Vandals like to think that their efforts are not going to go wasted on something that people can just come along and fix the next day.

Let's get out there and work towards more Dry Stone Walling Across Canada and soon we'll see our walls begin to outnumber the ugly concrete ones that people have to look at everyday, leaving them even more vulnerable to the vandal's critical eye.

Thursday, April 28, 2011

It's not always a Rock Walk

They say if a rock turns out to be sharp and vicious it's the owner's fault. I think that's true. If you treat rocks badly, if you shout at them, threaten them and hit them all the time they'll either get so intimidated they crumble and become useless or they will become aggressive and turn on you (or other people) without any warning.

Wednesday, April 27, 2011

Lost in the Curves

Went to visit Andy Goldsworthy's curvy wall in Stanford California a couple of years ago. It was hard to find. This is because its below ground level. You can walk and scan the Stanford University campus grounds and never see it. You can ask people and they won't know. But when you find it , it's like discovering a hidden source of water - a dry stone river bed.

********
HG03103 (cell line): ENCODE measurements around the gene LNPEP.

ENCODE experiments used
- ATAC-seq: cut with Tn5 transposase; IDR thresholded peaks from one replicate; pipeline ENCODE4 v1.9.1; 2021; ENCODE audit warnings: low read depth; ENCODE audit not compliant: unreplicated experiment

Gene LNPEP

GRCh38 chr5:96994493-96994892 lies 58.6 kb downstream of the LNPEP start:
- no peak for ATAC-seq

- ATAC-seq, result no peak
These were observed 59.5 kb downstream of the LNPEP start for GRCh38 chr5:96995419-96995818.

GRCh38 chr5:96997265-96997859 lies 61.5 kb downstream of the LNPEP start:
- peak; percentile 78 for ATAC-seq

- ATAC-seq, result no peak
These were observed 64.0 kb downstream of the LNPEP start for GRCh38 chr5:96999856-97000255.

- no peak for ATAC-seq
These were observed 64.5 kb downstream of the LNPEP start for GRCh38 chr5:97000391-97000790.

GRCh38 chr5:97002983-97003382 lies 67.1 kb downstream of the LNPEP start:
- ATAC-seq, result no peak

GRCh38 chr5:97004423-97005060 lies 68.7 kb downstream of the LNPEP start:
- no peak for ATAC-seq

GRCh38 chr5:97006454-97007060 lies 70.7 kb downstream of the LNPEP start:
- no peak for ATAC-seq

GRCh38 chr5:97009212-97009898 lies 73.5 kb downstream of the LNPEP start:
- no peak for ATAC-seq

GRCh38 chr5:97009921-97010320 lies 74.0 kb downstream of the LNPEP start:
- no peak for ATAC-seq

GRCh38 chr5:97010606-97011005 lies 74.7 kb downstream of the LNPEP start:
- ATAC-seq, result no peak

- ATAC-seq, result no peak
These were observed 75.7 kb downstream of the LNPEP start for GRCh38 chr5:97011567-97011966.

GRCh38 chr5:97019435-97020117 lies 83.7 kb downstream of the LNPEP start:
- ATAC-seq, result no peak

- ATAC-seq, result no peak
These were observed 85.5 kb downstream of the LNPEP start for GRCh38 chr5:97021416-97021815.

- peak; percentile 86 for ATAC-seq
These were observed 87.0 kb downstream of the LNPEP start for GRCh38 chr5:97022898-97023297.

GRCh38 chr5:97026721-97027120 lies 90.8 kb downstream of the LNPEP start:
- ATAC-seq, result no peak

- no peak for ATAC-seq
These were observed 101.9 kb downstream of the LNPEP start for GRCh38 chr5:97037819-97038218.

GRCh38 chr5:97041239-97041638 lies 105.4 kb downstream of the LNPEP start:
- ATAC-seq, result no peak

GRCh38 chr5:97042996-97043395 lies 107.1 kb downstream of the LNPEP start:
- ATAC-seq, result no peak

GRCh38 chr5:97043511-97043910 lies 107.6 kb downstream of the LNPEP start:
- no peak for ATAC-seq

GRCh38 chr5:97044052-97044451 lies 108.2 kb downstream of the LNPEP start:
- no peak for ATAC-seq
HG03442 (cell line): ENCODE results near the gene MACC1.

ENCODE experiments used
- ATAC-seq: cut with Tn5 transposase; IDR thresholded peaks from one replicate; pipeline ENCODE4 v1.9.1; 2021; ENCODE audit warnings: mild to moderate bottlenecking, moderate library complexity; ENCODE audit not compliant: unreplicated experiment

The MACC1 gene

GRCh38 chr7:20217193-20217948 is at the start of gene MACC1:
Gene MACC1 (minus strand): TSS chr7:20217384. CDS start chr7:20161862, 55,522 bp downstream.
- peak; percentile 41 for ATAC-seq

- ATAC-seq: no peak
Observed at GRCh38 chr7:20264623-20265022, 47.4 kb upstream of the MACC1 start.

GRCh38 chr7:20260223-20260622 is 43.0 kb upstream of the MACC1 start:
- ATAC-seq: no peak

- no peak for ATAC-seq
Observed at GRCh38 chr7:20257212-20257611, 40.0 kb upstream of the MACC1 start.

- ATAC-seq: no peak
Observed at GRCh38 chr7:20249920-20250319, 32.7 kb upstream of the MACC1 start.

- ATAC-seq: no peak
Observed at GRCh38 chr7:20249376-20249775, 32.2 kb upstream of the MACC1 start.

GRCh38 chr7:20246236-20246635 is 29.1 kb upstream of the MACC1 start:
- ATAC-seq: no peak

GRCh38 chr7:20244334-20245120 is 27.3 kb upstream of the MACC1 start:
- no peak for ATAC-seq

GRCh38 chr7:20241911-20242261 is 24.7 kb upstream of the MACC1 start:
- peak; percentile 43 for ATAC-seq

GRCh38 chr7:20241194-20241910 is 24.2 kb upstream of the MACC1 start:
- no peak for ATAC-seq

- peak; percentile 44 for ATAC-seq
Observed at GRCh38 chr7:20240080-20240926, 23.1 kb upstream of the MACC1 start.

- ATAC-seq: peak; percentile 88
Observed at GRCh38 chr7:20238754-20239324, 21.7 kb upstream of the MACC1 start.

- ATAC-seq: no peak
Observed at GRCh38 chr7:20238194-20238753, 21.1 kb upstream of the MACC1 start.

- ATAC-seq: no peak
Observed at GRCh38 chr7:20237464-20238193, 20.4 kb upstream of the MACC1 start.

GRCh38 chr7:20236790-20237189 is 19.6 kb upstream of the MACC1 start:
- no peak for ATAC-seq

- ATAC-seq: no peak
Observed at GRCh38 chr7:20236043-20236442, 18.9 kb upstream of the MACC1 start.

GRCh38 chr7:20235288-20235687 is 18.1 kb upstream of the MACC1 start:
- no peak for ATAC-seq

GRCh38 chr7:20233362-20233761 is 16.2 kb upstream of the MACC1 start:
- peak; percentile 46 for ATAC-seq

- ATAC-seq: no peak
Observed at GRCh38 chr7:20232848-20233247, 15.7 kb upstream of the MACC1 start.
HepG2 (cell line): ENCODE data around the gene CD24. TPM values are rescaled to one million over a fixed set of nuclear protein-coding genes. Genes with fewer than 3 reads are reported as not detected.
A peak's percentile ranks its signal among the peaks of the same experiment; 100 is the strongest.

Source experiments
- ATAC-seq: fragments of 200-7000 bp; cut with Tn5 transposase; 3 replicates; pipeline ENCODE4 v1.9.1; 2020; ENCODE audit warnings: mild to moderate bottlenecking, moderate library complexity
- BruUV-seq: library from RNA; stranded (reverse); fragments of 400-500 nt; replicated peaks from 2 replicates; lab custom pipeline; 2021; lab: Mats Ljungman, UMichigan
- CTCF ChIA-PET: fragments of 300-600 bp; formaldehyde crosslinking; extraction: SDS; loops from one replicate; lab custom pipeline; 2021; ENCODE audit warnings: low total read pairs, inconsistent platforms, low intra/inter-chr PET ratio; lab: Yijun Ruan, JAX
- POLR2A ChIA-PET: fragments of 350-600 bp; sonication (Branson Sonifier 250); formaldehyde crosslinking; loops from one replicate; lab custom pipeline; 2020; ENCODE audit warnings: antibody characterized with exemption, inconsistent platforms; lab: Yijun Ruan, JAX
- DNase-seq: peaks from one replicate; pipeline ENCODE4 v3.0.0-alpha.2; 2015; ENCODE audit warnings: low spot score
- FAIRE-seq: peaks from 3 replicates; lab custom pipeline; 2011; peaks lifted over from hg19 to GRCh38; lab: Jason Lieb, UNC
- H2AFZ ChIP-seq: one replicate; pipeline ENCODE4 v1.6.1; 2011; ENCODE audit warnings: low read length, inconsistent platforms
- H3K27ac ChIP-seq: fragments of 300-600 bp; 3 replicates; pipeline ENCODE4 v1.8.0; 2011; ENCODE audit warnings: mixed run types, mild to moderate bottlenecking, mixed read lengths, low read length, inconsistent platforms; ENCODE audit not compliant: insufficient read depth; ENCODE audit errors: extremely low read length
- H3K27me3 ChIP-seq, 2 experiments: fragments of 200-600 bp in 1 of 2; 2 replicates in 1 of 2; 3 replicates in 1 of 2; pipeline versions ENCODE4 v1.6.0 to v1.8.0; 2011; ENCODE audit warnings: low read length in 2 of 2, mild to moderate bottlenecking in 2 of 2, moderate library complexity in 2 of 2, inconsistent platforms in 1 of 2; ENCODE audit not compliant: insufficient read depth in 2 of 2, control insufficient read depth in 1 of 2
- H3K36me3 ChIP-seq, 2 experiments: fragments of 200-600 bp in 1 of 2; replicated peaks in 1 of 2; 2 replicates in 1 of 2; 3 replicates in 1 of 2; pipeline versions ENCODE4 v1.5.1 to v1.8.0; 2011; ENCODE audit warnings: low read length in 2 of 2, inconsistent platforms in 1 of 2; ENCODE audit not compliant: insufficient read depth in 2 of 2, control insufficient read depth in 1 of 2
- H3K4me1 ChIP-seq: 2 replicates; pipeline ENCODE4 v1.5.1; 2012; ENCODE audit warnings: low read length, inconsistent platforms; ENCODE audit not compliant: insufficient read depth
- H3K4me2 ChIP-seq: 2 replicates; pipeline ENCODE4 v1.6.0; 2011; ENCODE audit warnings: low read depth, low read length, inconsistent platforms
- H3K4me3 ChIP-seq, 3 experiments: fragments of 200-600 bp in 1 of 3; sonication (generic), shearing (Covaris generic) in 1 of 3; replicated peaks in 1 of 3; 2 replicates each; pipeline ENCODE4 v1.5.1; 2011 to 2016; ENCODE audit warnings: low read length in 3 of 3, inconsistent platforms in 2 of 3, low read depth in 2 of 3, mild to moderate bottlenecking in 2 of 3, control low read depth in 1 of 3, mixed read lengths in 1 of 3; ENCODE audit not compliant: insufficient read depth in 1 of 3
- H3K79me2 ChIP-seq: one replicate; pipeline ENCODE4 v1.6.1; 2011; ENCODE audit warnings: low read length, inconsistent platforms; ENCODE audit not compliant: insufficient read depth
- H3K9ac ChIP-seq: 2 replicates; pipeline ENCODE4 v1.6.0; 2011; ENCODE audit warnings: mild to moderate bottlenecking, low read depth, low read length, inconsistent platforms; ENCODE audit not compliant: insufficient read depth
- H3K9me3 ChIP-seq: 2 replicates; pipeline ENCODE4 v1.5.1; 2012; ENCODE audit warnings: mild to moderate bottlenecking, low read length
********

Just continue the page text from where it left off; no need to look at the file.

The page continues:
It starts out like dragon scales just barely visible sticking out of the ground and then it morphs into the winding tail and huge sinuous torso of a long thin dry stone snake. It is was built from salvaged stone from a historic building that was taken down not far from the place where this amazing installation is situated. It invites you to get lost in it's curves.

It is not as famous as the 'Wall' at Storm King but it deserves to be up there with Andy's best works. It was built sometime before that wall and I'm guessing the learning curve was still pretty steep for all those involved in helping Andy build it.

Tuesday, April 26, 2011

The Rock On A Line.

Oh the rock on a line
It's a mighty fine shape
Oh the rock on a line
It aint gonna escape.

Oh the rock's on a line
And it aint too small
Oh the rock's on a line
And it's goin' in the wall

Oh the rock's on a line